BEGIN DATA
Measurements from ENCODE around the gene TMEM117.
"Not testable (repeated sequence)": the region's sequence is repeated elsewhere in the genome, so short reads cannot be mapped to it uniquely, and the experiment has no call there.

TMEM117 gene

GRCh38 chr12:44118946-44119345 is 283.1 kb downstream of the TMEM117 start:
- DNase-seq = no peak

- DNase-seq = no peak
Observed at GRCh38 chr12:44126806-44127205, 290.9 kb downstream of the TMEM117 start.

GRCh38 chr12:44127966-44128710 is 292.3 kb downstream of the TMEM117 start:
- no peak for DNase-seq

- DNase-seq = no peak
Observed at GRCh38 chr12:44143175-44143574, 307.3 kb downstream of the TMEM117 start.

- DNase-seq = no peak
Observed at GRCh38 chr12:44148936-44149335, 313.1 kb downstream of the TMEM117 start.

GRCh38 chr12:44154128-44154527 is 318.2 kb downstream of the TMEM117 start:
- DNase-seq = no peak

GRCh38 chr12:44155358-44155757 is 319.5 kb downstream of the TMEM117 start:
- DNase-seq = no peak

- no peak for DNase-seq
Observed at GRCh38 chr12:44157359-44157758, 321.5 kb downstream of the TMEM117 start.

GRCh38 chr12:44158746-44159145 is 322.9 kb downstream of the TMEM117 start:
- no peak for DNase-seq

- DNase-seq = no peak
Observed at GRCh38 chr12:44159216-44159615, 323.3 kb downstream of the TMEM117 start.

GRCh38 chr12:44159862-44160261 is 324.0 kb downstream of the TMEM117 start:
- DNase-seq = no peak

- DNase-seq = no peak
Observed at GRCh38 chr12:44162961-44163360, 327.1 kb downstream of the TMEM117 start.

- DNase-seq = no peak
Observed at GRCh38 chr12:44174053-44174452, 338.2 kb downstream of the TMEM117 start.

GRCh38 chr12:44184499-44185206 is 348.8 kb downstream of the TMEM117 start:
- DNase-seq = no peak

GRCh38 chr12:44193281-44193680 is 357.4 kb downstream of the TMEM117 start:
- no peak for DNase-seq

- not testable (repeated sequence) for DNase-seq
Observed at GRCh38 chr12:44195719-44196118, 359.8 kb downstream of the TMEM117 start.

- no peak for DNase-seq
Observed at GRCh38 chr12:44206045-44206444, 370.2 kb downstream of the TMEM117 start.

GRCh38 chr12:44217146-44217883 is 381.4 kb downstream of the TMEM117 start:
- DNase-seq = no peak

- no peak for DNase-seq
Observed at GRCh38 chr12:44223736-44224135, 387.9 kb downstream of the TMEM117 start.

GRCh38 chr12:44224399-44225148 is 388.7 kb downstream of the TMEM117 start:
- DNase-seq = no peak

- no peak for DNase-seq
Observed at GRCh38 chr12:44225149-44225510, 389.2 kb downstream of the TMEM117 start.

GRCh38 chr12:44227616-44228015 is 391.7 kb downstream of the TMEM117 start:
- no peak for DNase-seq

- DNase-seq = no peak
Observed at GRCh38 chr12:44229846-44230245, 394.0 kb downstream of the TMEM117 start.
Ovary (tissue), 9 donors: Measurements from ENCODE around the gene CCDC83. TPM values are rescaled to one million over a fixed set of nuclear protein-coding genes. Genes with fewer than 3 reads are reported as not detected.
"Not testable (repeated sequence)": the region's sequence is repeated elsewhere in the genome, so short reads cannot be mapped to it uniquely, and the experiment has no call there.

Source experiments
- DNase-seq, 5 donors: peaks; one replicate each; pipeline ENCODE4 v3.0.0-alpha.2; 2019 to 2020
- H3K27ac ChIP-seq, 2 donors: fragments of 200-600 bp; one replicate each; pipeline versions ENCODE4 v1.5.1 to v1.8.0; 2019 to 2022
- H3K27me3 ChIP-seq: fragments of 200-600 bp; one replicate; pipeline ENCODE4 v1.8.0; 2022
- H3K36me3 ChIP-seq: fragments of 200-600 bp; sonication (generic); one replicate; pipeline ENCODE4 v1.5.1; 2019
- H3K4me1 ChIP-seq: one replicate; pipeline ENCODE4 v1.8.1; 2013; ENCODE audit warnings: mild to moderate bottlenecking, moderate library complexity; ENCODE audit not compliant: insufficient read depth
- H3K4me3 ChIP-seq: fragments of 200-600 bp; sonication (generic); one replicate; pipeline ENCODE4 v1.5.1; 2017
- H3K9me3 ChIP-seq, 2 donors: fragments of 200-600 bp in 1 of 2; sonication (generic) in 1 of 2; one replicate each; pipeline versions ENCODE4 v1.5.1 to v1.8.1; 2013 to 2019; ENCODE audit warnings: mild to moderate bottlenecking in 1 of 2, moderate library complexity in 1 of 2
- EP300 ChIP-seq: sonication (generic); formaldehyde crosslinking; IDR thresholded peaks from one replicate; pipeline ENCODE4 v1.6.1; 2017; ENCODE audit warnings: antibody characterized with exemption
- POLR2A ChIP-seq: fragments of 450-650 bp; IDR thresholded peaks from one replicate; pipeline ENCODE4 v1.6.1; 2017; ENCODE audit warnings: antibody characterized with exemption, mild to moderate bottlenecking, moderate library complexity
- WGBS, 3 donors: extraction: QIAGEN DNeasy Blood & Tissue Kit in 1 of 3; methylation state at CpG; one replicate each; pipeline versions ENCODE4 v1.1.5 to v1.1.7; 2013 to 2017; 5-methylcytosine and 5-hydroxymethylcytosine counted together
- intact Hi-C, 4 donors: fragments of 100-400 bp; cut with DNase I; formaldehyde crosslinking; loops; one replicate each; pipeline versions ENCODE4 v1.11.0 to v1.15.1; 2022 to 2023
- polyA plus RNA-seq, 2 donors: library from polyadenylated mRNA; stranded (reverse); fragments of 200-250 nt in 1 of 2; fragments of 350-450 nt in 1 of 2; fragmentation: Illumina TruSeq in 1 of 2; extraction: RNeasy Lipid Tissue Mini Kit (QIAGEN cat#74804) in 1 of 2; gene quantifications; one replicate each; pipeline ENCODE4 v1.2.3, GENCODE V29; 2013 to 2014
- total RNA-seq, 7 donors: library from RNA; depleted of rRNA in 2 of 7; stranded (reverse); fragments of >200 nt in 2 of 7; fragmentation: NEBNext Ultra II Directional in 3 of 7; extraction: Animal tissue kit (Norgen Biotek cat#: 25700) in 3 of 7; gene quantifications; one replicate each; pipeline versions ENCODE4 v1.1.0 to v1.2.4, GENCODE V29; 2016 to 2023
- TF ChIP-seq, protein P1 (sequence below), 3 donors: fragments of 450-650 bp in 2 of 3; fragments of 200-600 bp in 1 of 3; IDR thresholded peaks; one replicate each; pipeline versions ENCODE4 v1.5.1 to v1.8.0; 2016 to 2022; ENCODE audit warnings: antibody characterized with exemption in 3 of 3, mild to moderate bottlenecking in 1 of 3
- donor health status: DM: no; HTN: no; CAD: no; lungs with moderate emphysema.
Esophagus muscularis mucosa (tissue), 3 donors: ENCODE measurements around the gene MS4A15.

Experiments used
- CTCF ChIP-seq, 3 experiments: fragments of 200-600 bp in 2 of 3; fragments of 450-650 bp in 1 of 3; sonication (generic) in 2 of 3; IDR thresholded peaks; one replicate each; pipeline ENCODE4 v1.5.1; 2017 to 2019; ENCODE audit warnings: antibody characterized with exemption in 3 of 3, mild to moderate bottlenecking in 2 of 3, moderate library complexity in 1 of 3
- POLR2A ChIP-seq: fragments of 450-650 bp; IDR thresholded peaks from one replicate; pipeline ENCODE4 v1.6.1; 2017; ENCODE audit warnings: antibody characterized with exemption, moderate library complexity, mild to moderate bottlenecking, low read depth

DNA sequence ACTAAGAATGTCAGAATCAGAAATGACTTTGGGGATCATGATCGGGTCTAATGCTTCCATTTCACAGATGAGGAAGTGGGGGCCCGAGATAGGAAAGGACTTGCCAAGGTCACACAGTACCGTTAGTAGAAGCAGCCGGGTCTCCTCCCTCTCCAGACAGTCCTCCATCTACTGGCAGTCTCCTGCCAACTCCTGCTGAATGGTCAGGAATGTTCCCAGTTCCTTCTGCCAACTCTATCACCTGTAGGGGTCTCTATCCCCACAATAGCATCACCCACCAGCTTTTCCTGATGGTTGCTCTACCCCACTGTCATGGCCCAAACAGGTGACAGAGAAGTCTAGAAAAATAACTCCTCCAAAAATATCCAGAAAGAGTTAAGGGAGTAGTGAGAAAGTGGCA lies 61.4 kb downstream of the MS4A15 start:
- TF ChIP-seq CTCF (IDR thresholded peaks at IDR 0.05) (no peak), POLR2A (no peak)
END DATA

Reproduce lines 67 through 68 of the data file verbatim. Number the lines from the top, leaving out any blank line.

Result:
- donor health status: DM: no; HTN: no; CAD: no; lungs with moderate emphysema.
Esophagus muscularis mucosa (tissue), 3 donors: ENCODE measurements around the gene MS4A15.